The rapidly evolving new betacoronavirus called the Grimso virus could be a threat to humans

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 a new study led by researchers from Uppsala University-Sweden along with scientists from the University of Oxford-UK, University of Sydney-Australia and the International Livestock Research Institute-Kenya has discovered a new strain of fast evolving betacoronaviruses that can be a threat to humans should it acquire the relevant mutations to jump to humans or participates in a recombinant event with the hundreds of SARS-CoV-2 coronavirus variants currently circulating around the world.

The new betacoronavirus currently being temporarily called the Grimso virus as it has been found in a type of rodents found not only in Sweden but also other parts of Europe known as bank voles (Myodes glareolus). 

The study findings were published in the peer reviewed journal: Viruses. 

https://www.mdpi.com/1999-4915/14/6/1205/htm

Rodents are the primordial hosts of CoVs, and rodent CoVs constitute at least two subgenera, Luchacovirus and Embecovirus from genera Alphacoronavirus and Betacoronavirus, respectively [14,15]. In this study, we have discovered a highly divergent betacoronavirus (Grimso virus) in the Swedish bank voles.

Furthermore, based on our knowledge, this study is the first time to identify full-genome features of Grimso virus, together with the prevalence and diversity of this rodent CoV in Sweden.

The Grimso virus is highly divergent and genetically distinct from earlier described rodent CoVs based on the RNA-sequencing results, which also explains that we failed to detect any CoVs by using a published pan-coronavirus RT-PCR. By using the specific primers targeted to the spike gene, we have discovered nine samples which were positive in the PCR screening, with a continuous positivity for three years, which are 2/48 in 2015, 1/61 in 2016, and 6/157 in 2017.

We recovered two genome sequences from two strains of Grismo virus. The genomes of strains Grimso215 and Grimso2306 shared 95.6% sequence identity at the nucleotide level, with 1338 site differences.

This divergence is notably higher than the expected differences based on a typical substitution rate for coronaviruses of 0.001 substitutions per site per year [16,17], which under Poisson distribution predicts an accumulation of 61–121 substitutions over three years.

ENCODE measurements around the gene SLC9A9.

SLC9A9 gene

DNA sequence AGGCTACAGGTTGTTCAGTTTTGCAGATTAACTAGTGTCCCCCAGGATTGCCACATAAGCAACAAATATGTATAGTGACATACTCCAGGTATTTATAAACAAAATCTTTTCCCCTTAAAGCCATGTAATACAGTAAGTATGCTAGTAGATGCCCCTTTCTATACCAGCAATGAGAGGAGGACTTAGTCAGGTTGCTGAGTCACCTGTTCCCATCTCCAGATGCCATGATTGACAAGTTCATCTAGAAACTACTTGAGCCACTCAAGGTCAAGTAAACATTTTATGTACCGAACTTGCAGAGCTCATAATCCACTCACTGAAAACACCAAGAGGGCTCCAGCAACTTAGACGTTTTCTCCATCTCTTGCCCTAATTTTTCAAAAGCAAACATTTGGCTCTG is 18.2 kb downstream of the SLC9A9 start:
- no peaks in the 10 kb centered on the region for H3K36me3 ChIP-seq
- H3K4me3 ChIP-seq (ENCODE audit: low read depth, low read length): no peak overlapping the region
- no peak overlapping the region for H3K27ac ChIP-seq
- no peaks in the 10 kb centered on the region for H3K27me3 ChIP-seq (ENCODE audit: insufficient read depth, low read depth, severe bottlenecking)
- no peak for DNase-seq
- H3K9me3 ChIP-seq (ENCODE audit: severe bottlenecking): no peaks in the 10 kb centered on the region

This observation suggests that either multiple strains of Grimso-like viruses are co-circulating in bank voles in Grimsö or that these viruses are transmitted regularly to bank voles from other species. One could also contemplate that the observed divergence could be associated with the temporal fluctuations in bank vole population density, leaving room for an increased viral transmission in a cyclic peak preceded by population turnover, similarly as previously described for Puumla Hantavirus dynamics in bank voles [18].

Nevertheless, with a prevalence of around 3.4% (9/266), we hypothesize that Swedish bank voles are competent hosts for the Grimso virus.
The wild animals provide pools of divergent virus species for interspecies transmission. The studies on the discovery of animal CoVs have been especially important since the emergence of human coronaviruses. The hidden diversity of CoVs has been explored in at least 37 rodent species distributed in Asia and Europe [3,4,15,19,20,21].

These studies point out that rodent CoVs have undergone frequent recombination and cross-species transmission events [15,20]. Previous studies found distinct CoVs in bank voles based on the partial sequences of the RdRp gene in the UK, Poland, Germany, and France [3,4].

Our phylogenetic analyses based on complete sequences of ORF1b, S, and N genes, as well as a partial RdRp gene, all suggested that bank voles carry one more divergent CoV, Grimso virus. Together, these observations suggest a relatively broad geographic distribution of CoVs in bank voles in Europe, which is indicative of possible long-term host–virus association.

Furthermore, as coronaviruses closely related to the Grimso virus have been detected in bank voles elsewhere in Europe, it further supports that this divergent coronavirus infects and circulates in Swedish bank voles.

To understand the zoonotic risks of Grismo virus, we analyzed the protein domain of the spike protein and hemagglutinin esterase. Due to the high divergence and the lack of isolated live virus, we could not yet identify the host receptor usage for this novel rodent CoV. However, we cannot neglect the zoonotic potential of Grimso virus to livestock or humans.

Together with mapping and continuous monitoring of the Grimso virus, further studies will aim to isolate the virus and assess the pathogenic profile.

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